This may feel uncomfortable at first, because this isn’t how we have conversations or communicate like this, but we’re not in a normal situation. We’re trying to, in perhaps only a week, understand a wicked problem within our business, come up with ideas for solutions, turn one into a usable prototype, and test it with real customers. So, we need to make sure that we’re communicating in a way, especially this early on, that opens up opportunities and keeps conversations going, rather than in a way that shuts things down. And that’s where questions come in, as they’re easier to answer with sketches, prototypes, further exploration, etc.
As you go through this exercise, you may come up with just a couple of questions, or you may come up with hundreds. In a later activity, the Sprint Target, you and your Sprint Team will vote on which of these questions will work alongside your Long-Term Goal as the Sprint Targets. For now, just make sure that all of the questions that people raise are recorded and stuck up somewhere they can be seen - like on a whiteboard or a Mural board.
Good Sprint Questions
In their Medium Post “3 Steps To The Perfect Design Sprint Question”, Annabel Atloft describes how they and their team came up with a process for validating Sprint Questions and working out if one is good or not.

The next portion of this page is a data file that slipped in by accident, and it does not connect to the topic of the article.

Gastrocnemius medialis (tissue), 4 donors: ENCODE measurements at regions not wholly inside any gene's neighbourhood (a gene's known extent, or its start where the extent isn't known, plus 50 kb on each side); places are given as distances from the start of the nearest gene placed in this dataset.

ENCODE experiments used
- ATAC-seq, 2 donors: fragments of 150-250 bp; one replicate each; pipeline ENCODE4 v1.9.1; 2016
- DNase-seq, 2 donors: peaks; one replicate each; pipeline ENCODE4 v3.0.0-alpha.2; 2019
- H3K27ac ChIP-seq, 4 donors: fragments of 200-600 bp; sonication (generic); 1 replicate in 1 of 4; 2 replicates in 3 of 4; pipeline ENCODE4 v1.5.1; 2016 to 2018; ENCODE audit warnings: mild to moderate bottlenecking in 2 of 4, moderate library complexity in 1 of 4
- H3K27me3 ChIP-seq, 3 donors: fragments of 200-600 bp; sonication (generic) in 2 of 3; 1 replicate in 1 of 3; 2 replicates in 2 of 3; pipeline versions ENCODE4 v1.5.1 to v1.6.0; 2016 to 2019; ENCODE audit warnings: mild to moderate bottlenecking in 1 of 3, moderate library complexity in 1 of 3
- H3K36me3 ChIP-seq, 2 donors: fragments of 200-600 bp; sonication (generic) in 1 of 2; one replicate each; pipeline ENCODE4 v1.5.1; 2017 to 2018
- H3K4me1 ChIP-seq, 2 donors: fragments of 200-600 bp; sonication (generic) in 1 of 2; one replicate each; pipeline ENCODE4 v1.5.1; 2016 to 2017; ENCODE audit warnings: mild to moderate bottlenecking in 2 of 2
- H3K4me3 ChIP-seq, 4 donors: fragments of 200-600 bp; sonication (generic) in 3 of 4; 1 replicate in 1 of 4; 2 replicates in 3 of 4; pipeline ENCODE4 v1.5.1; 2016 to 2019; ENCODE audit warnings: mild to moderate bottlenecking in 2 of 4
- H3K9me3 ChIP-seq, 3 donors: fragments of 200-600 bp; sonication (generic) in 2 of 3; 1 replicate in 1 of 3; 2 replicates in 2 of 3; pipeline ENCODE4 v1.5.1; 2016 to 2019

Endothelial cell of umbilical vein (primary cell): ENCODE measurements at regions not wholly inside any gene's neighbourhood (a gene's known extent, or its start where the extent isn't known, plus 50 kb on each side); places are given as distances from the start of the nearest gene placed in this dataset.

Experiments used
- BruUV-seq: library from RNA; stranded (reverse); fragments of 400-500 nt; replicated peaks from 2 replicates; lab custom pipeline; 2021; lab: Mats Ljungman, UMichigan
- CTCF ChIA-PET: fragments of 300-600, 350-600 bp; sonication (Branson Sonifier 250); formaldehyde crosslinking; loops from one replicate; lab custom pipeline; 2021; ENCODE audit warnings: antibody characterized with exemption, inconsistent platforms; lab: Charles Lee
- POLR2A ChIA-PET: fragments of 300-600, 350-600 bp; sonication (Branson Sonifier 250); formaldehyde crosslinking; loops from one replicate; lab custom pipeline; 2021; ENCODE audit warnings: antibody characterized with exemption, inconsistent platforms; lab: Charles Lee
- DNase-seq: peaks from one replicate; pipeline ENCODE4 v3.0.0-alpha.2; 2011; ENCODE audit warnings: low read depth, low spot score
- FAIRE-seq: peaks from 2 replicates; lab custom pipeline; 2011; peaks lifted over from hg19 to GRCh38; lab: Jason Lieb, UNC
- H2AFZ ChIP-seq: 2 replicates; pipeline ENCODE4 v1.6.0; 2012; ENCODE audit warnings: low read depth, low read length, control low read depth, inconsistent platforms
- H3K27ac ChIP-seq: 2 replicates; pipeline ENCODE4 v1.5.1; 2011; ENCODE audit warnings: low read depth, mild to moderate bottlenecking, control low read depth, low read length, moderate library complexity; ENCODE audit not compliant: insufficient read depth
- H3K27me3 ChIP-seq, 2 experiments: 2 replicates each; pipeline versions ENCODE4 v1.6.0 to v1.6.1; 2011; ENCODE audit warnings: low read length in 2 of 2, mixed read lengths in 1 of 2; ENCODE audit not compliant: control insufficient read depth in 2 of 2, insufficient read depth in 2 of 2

Using the above flowchart, Annabel suggests that any good Sprint Question is derived at first from a Critical Assumption about the goal you’re working toward. That is, what are the things we assume must happen for the Goal to be a success.
We must then ask ourselves, is this critical assumption something that we can test ourselves? If so, we have a testable hypothesis that we can then turn into a question and add to our list of Sprint Questions. If not, then we have an untestable assumption that we won’t be able to validate during the Sprint, so we can throw it away.
Examples of testable hypotheses include:
- Customers will buy a toothbrush that brushes their teeth in half the time.
- We can’t retool our factories to produce a new product at that scale.
- Our staff will need retraining to provide a new service.
We can turn each of these into a question or questions we can test, such as:
- Will our customers buy a toothbrush that brushes their teeth in half the time?
- How would we retool our factories to produce this new product/goal?
- What training can we provide to our staff to provide this new service?
Examples of untestable assumptions include:
- This product will or won’t be approved by regulators.
- Our competitors will copy us if we do this.
We can’t test these assumptions during the Sprint, for various reasons, so we can just throw them out.
Annabel also adds a third part to their flowchart, asking if it’s critical to validate this hypothesis now or not. This is something we’ll cover in the Sprint Target in Part 7, and it’s best not to censor these questions too much as you try to come up with them.
In next week’s article, we’ll be taking a look at Mapping and how that helps us understand the current reality and the potential future of what we’re working on in the Design Sprint.